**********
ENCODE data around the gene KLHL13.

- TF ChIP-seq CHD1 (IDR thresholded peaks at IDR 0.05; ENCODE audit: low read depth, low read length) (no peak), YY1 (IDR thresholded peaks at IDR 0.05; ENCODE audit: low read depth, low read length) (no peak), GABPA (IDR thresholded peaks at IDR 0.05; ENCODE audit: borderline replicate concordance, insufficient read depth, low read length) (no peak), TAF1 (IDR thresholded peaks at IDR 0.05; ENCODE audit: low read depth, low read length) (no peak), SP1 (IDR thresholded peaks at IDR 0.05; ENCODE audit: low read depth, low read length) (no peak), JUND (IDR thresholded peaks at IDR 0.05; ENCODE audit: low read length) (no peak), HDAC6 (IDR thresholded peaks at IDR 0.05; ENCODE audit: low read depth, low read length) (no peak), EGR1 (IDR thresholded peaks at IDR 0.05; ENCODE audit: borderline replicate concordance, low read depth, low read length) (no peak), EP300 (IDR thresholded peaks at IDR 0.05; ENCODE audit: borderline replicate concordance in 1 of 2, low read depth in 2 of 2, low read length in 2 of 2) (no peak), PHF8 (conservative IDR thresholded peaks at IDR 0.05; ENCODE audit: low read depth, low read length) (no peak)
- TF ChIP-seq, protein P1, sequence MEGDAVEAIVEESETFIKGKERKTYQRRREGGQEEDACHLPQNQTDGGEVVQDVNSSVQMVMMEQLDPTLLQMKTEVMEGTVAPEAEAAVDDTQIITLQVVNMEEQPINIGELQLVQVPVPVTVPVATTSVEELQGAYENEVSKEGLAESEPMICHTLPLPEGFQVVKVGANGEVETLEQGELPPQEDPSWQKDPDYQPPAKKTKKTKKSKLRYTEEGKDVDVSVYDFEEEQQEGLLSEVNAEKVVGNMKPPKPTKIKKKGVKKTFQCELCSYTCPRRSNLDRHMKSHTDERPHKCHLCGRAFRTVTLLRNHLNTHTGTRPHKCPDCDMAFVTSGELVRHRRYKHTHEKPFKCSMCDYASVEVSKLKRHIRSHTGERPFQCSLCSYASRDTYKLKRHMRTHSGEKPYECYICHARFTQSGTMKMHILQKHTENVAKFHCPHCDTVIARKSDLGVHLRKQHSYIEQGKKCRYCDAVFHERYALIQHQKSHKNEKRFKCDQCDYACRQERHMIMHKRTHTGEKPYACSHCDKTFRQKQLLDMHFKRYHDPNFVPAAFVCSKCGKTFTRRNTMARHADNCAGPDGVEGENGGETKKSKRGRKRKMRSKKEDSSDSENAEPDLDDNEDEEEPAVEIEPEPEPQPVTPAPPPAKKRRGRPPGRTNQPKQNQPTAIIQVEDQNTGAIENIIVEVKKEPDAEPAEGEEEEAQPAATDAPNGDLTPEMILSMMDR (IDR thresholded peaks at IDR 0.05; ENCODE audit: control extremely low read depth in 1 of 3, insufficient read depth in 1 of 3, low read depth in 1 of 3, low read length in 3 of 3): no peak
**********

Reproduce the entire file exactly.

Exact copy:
ENCODE data around the gene KLHL13.

- TF ChIP-seq CHD1 (IDR thresholded peaks at IDR 0.05; ENCODE audit: low read depth, low read length) (no peak), YY1 (IDR thresholded peaks at IDR 0.05; ENCODE audit: low read depth, low read length) (no peak), GABPA (IDR thresholded peaks at IDR 0.05; ENCODE audit: borderline replicate concordance, insufficient read depth, low read length) (no peak), TAF1 (IDR thresholded peaks at IDR 0.05; ENCODE audit: low read depth, low read length) (no peak), SP1 (IDR thresholded peaks at IDR 0.05; ENCODE audit: low read depth, low read length) (no peak), JUND (IDR thresholded peaks at IDR 0.05; ENCODE audit: low read length) (no peak), HDAC6 (IDR thresholded peaks at IDR 0.05; ENCODE audit: low read depth, low read length) (no peak), EGR1 (IDR thresholded peaks at IDR 0.05; ENCODE audit: borderline replicate concordance, low read depth, low read length) (no peak), EP300 (IDR thresholded peaks at IDR 0.05; ENCODE audit: borderline replicate concordance in 1 of 2, low read depth in 2 of 2, low read length in 2 of 2) (no peak), PHF8 (conservative IDR thresholded peaks at IDR 0.05; ENCODE audit: low read depth, low read length) (no peak)
- TF ChIP-seq, protein P1, sequence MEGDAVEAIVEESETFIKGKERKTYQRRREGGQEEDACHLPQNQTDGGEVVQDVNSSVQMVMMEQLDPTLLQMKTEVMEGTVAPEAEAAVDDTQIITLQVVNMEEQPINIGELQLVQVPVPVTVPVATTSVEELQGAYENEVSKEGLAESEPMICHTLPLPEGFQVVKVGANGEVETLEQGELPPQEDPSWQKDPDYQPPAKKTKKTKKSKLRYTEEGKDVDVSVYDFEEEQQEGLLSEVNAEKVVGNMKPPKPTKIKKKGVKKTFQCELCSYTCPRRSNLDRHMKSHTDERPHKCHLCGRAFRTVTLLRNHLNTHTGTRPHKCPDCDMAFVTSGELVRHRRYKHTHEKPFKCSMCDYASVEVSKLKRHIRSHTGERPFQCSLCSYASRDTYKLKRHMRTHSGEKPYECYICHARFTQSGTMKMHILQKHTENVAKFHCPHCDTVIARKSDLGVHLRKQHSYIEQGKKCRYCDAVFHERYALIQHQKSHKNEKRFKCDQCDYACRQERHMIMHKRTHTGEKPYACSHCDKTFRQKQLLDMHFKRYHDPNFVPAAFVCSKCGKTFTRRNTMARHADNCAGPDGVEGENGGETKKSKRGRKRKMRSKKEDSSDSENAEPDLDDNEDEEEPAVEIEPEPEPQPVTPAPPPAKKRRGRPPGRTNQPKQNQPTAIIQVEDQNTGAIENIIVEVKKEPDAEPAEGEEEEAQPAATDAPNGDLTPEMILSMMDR (IDR thresholded peaks at IDR 0.05; ENCODE audit: control extremely low read depth in 1 of 3, insufficient read depth in 1 of 3, low read depth in 1 of 3, low read length in 3 of 3): no peak